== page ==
I WISH I COULD GIVE MY SON A WILD RACCOON by Eliot--Ed. Wigginton

I WISH I COULD GIVE MY SON A WILD RACCOON

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KIRKUS REVIEW

Wigginton's students interviewed elderly Appalachian neighbors in connection with Fox fire, a local writing project that developed into a book. Other teenage groups have since followed that lead--using the elderly as a resource--and produced similar magazines; from these publications, Wigginton has culled some choice selections. But while Foxfire had a unifying purpose--recording handcrafts methods--this new work has no such structure; the people themselves, representing numerous ethnic groups, are central here, and the result is less distinctive than the earlier book. The easy mix of personal reminiscence and philosophical musing is appealing, and several themes recur, especially a commitment to hard work and pride in being independent. The experiences include blueberrying in Maine, selling alligator skins in Louisiana, trapping in Colorado, going to school in Alaska. Although one can admire the integrity of these people and enjoy their salty anecdotes and simple wisdom, the cumulative effect is tenuous; they tend to ramble, and what may be charming in private conversation is less entertaining in written form.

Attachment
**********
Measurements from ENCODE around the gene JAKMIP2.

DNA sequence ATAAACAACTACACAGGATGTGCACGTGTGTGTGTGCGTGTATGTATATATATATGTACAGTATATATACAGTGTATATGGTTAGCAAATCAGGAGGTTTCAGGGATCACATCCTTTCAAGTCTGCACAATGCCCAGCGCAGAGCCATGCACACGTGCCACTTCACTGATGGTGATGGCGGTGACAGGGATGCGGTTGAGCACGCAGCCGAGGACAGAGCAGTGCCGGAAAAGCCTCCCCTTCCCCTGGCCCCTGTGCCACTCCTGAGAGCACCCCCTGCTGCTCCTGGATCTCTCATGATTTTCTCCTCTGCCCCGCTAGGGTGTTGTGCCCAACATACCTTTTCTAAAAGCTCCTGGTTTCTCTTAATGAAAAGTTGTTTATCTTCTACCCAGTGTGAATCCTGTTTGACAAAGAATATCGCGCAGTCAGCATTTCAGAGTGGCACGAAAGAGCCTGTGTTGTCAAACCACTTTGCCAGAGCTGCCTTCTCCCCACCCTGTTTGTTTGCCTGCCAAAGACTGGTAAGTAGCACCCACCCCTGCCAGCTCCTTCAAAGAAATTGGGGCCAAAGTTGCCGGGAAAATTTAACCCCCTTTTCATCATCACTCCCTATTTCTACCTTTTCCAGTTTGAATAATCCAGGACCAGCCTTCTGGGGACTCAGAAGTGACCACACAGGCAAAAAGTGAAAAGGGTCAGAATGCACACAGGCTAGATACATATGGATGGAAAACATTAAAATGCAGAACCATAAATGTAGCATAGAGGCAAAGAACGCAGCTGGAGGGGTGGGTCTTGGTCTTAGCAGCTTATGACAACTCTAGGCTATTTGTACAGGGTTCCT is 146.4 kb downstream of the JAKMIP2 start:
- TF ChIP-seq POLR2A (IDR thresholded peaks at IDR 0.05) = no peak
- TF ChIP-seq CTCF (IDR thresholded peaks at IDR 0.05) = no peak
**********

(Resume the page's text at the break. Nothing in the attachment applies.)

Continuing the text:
Pub Date: Nov. 19th, 1976
Publisher: Anchor/Doubleday